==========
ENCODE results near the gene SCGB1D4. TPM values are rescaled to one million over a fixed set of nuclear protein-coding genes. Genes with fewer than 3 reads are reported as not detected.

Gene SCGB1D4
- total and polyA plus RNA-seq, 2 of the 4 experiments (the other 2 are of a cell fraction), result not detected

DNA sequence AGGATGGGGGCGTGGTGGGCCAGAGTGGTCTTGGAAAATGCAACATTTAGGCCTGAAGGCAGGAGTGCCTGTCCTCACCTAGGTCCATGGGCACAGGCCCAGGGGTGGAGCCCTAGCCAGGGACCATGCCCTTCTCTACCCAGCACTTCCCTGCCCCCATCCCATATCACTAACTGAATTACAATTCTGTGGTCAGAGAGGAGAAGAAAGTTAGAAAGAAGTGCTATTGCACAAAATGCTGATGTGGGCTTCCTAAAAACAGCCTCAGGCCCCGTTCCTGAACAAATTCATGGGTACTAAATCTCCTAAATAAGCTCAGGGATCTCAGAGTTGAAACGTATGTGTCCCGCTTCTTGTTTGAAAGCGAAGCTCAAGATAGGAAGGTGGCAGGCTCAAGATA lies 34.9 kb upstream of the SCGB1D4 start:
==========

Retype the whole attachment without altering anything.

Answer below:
ENCODE results near the gene SCGB1D4. TPM values are rescaled to one million over a fixed set of nuclear protein-coding genes. Genes with fewer than 3 reads are reported as not detected.

Gene SCGB1D4
- total and polyA plus RNA-seq, 2 of the 4 experiments (the other 2 are of a cell fraction), result not detected

DNA sequence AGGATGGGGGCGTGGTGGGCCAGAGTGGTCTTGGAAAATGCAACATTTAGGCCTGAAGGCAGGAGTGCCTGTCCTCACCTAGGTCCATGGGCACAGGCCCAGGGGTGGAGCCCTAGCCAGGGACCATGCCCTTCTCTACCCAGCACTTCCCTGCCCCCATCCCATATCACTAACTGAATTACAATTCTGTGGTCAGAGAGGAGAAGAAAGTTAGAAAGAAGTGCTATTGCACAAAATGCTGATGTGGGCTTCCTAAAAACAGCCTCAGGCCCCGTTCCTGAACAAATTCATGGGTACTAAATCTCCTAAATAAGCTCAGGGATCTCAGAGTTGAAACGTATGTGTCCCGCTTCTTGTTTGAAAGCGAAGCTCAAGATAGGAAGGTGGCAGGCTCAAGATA lies 34.9 kb upstream of the SCGB1D4 start: